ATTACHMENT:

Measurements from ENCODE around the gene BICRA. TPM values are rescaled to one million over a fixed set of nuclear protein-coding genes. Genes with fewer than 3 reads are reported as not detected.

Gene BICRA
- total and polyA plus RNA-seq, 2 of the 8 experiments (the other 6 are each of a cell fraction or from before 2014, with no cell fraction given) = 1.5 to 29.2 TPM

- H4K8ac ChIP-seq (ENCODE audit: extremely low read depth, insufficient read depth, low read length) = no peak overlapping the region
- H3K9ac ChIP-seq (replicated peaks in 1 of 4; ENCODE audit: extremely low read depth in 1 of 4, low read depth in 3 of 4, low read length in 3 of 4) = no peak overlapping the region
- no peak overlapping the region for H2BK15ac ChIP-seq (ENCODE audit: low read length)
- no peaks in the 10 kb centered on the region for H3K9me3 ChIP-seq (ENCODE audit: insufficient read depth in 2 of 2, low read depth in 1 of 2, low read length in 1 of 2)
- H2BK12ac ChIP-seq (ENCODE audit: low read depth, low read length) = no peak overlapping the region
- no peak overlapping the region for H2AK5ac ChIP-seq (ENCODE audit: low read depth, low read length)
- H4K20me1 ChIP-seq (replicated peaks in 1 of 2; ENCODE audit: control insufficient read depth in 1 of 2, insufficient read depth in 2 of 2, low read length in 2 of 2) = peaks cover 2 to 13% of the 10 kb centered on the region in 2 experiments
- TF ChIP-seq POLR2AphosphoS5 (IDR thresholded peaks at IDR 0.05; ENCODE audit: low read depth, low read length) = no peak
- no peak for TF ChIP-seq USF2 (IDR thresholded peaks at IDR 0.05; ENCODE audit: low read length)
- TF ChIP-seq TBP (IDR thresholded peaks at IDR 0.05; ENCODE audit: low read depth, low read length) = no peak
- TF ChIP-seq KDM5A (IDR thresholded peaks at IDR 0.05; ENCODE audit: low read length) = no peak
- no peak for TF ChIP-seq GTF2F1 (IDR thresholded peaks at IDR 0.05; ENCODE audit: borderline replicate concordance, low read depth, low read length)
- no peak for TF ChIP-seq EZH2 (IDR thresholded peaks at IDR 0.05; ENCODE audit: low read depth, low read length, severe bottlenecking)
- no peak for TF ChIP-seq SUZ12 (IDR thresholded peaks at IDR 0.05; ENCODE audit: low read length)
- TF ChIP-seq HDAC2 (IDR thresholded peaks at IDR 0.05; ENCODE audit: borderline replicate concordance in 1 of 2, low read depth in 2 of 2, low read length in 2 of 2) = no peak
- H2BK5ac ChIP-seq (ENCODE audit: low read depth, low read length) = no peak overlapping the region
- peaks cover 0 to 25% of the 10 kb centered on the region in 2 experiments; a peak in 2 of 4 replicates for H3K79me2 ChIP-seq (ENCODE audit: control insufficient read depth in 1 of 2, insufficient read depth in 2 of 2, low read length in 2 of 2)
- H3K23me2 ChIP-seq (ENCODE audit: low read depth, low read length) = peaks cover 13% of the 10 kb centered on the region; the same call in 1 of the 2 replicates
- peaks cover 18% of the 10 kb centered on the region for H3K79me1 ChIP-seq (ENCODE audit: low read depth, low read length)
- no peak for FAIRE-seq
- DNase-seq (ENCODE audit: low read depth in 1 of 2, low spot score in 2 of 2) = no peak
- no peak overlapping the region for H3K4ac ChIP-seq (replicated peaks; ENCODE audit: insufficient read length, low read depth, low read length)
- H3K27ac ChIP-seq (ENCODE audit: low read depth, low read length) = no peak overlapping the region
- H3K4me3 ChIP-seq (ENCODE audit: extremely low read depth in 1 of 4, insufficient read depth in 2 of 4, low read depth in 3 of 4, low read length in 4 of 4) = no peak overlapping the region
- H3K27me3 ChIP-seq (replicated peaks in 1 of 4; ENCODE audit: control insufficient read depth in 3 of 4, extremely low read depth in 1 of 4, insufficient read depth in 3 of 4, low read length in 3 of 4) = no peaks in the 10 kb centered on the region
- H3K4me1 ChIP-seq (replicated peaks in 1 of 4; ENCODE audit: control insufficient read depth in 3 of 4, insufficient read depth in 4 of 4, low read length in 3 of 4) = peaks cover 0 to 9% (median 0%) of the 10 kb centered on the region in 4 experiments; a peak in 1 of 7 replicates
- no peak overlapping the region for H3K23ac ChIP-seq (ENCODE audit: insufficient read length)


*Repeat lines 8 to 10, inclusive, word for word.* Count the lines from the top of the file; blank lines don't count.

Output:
- H2BK12ac ChIP-seq (ENCODE audit: low read depth, low read length) = no peak overlapping the region
- no peak overlapping the region for H2AK5ac ChIP-seq (ENCODE audit: low read depth, low read length)
- H4K20me1 ChIP-seq (replicated peaks in 1 of 2; ENCODE audit: control insufficient read depth in 1 of 2, insufficient read depth in 2 of 2, low read length in 2 of 2) = peaks cover 2 to 13% of the 10 kb centered on the region in 2 experiments